Mania Grade: B+
0 Comments | Add
Rate & Share:
Spell Vol. #01
By Julie Rosato
September 07, 2007
Release Date: September 01, 2007
© Digital Manga Publishing
Translated by:Vivian Chien
Adapted by:What They Say
When second-year college student Takamasa Natori gets dragged to a double date by his friend, Takeda, he meets Junpei Kisugi. The two hit it off instantly; and while both are guys, they are soon getting along as if they have known each other for years. But when Natori hears that Kisugi is bisexual, he doesn't know what to think. The two remain friends but things heat up when Natori runs into Kisugi's current and slightly jealous lover Tohru...The Review
If given enough time, this book will weave a spell of its own.Packaging:
Packaging continues in the usual vein from this publisher, the most notable features being the A5 size and dust jacket. Also as usual, June has used the original cover art and the title font is a reasonable imitation of its Japanese counterpart. It's not a remarkable looking book, but that is perhaps part of its charm, as the bright accent colors and blue background do give it a cheery feel. Inside the paper and print are of usual June quality. The author's afterword and several ads close up the book. Artwork:
The art here won't be called exquisite, nor is it exceptionally detailed, but it's a very pleasing style to look at. Good proportions are maintained and the characters are attractive. Mouths and body language are quite expressive and there is attention paid to details when necessary. There is range enough in the designs to make the men distinguishable from one another, but the women are more generic and Yasuha and Kisugi actually look as though they could be twins. Lines are strong and there is a nice balance with the inks. Backgrounds are present when needed, but like many books of this kind, white space or tones are utilized more often and the work shines best in the close-ups.SFX/Text:
SFX are translated using both overlay and subtitles, and generally look good. Fonts are used well and the translations don't overwhelm the artwork. While I didn't notice any major errors or typos in the text, the script isn't as readable as it could be. It isn't terribly jarring, but there are a few lines that just didn't translate well and it's easy to get a little lost in the dialogue and narration towards the end.Contents:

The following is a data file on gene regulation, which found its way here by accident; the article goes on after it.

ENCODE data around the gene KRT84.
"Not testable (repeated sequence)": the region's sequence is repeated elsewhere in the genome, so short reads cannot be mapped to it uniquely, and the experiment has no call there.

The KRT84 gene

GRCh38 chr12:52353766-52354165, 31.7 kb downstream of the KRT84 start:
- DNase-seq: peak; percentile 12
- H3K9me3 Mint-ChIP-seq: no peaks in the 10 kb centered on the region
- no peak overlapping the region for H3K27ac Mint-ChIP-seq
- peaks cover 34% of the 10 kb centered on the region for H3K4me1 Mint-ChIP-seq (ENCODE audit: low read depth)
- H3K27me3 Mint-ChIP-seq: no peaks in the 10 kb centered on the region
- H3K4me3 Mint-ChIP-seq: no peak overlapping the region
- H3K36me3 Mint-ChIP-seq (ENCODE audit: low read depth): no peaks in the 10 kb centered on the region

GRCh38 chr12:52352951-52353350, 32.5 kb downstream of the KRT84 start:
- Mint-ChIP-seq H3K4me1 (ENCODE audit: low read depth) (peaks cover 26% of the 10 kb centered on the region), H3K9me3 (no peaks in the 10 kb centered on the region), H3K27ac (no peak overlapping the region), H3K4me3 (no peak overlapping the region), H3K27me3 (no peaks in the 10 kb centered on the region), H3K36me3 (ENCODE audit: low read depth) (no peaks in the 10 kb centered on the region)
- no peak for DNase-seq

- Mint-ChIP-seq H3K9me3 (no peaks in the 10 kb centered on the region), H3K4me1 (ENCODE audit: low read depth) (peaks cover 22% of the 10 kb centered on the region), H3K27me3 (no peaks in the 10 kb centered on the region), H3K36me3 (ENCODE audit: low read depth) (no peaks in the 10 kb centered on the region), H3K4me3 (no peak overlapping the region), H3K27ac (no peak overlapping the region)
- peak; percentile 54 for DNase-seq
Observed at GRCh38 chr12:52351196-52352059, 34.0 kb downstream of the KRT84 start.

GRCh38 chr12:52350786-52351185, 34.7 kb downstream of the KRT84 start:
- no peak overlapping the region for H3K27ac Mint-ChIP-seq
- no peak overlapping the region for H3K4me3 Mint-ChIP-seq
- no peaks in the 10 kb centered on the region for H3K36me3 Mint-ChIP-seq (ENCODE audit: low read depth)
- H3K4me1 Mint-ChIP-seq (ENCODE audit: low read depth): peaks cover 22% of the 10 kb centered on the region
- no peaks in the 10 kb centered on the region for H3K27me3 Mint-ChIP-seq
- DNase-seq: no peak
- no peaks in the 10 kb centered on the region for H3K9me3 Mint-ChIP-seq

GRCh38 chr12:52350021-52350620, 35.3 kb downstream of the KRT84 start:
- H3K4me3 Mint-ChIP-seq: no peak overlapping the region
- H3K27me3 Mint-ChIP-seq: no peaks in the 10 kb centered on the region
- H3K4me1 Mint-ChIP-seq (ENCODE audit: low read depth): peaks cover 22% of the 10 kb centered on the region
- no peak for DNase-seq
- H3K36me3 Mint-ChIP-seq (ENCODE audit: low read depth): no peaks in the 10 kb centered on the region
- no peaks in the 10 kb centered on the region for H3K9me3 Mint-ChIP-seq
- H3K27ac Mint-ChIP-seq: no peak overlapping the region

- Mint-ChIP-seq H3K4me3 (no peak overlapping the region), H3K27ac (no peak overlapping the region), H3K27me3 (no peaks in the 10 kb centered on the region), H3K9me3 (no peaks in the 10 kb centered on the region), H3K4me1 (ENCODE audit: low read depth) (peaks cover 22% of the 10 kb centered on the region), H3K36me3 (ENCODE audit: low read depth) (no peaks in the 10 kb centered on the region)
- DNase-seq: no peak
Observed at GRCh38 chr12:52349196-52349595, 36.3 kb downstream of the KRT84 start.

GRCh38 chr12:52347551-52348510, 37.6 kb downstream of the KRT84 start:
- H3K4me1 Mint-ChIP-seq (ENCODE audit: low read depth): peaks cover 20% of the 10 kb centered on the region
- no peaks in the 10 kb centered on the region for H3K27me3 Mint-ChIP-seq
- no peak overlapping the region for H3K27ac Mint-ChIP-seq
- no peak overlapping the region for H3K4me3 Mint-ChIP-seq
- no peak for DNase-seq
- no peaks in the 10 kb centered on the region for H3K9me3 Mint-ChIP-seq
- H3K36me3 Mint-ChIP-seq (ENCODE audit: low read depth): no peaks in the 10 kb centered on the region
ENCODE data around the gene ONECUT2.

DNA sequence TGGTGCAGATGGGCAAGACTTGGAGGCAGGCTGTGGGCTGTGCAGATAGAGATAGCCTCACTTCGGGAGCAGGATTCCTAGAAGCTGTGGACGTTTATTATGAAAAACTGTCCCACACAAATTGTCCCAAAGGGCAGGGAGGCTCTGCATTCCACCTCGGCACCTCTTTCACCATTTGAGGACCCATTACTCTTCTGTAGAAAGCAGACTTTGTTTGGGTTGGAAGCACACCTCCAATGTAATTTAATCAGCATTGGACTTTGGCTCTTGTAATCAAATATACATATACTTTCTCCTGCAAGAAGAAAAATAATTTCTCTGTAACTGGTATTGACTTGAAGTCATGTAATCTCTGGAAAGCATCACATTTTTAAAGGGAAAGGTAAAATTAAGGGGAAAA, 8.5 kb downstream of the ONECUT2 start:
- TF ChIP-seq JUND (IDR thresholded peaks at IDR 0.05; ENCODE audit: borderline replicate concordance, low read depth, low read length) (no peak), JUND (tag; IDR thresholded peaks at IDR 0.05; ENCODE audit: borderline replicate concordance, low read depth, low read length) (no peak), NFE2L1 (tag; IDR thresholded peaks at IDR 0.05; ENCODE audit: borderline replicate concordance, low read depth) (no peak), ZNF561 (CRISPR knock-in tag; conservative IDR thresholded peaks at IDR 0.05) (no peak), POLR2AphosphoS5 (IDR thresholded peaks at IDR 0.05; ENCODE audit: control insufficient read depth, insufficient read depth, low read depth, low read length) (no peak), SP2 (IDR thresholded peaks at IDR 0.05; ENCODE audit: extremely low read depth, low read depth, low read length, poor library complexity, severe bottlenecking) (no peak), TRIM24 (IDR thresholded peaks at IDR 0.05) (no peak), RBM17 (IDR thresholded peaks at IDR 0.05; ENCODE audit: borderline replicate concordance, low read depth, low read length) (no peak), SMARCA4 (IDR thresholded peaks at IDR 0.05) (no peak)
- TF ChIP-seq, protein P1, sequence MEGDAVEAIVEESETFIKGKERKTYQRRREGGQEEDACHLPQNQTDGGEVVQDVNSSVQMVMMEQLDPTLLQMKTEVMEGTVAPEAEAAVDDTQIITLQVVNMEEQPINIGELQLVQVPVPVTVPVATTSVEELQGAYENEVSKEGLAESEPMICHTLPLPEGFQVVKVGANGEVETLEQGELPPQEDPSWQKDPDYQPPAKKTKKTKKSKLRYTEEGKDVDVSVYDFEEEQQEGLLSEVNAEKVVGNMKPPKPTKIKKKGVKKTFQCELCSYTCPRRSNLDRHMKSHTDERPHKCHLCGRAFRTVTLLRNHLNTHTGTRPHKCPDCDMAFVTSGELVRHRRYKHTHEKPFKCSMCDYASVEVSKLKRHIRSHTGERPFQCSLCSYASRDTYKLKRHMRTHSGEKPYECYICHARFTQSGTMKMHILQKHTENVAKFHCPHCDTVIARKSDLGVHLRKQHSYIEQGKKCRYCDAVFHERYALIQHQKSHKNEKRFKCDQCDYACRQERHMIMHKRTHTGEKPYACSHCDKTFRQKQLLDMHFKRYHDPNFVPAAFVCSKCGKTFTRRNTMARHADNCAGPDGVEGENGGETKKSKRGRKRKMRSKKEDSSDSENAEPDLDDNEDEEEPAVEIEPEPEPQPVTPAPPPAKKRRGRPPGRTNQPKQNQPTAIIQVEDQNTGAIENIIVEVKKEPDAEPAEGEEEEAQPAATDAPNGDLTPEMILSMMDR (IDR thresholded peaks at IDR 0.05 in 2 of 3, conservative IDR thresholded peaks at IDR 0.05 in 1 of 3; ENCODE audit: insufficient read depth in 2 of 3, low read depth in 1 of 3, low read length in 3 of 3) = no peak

(please note the following may contain spoilers)
Takamasa Natori, a college student from the countryside, thought he'd learned everything there is to know about people from attending lots of mixers in the short time he's been at school in Tokyo. That is, until he meets Junpei Kisugi.
Natori and Kisugi meet at a party neither really wanted to attend and instantly hit it off. Kisugi's friendly, carefree nature really appeals to Natori's senses and in short order they become best buds and nigh-inseparable - much to the consternation of Natori's childhood friend Yasuha. Natori's a bit naive in the ways of the world (and the heart), so at first he's a bit shocked to hear Kisugi is bi-sexual and currently in a serious relationship with another guy... but it isn't long before Kisugi's charisma has Natori experiencing different sorts of feelings for his new friend.
Natori struggles with his feelings, but eventually confesses. Things move pretty quickly after that, but their relationship is hardly ideal, given that Kisugi's got a boyfriend already. Us usual in these sorts of stories, the jilted female (in this case Yasuha) has a hand in steering them toward the right path, but it's up to the guys to actually step onto it. Natori knows his own heart, but what of his friend's? Are they just friends-with-favors to Kisugi, or has Natori cast a spell of his own?Comments
This book is pretty enjoyable, but unfortunately all too likely forgettable for the average, impatient reader. The story is told primarily from the point of view of Natori, who is a broody sort of seme, but who is not particularly aggressive. He spends most of his time thinking about his feelings and fretting over their consequences. Kisugi, for his part, merely pulls Natori along by the force of his charisma, rarely offering insights into his real character. Like Natori, we have no real reason to expect more from him " or the story " for the majority of the book, and it's not until the bonus chapter that we really see a more intimate picture of him.
We're led to believe all along that it's Natori who is under Kisugi's spell, but perhaps - just perhaps " it's the other way around. Some late-in-the-game characterization yields a greater appreciation for subsequent reads, but this sort of storytelling will be lost on readers who rely on big events or dynamic characters to stir their emotions. If you can hang on long enough to let the ending work its real magic, you're likely to find it far more sincere and satisfying.